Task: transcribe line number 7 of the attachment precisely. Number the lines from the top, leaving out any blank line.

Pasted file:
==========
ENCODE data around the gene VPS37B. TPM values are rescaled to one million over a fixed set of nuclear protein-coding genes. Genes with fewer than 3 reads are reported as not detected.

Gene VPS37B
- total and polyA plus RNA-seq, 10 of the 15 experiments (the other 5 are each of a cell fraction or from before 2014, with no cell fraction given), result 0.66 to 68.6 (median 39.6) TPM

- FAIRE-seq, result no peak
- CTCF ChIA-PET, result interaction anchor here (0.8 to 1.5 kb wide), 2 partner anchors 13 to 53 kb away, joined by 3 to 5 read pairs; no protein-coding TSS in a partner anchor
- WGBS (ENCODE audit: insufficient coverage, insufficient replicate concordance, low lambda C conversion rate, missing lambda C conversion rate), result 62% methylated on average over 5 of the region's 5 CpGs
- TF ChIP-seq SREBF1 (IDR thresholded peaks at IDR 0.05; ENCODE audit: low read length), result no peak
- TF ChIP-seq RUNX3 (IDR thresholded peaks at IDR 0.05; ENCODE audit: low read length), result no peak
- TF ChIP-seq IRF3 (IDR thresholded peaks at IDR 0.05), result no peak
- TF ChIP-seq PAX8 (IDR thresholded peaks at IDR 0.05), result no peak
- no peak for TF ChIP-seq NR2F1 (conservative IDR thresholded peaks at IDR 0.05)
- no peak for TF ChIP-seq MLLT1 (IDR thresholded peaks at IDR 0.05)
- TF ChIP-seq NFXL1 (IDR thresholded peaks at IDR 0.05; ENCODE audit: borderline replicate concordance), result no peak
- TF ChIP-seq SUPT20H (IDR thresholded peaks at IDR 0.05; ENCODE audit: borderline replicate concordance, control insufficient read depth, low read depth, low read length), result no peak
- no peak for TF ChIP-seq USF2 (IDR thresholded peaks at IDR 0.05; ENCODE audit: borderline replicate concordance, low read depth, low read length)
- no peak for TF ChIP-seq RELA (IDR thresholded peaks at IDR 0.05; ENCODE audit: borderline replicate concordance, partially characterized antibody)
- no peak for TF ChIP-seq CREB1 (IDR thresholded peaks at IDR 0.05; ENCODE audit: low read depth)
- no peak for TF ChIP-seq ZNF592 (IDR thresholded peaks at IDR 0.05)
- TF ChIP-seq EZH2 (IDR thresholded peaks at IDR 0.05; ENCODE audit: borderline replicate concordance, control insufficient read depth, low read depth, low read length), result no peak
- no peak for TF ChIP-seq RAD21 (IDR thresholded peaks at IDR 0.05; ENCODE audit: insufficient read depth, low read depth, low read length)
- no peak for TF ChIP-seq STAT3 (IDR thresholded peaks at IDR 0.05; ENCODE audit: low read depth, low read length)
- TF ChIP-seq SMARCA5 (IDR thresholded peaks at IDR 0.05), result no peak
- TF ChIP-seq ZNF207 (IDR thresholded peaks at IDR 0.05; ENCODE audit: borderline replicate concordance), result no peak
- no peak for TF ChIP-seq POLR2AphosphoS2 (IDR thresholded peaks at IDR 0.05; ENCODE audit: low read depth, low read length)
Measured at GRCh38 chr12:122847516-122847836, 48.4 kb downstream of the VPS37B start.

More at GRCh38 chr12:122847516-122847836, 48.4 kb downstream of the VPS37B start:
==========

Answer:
- TF ChIP-seq SREBF1 (IDR thresholded peaks at IDR 0.05; ENCODE audit: low read length), result no peak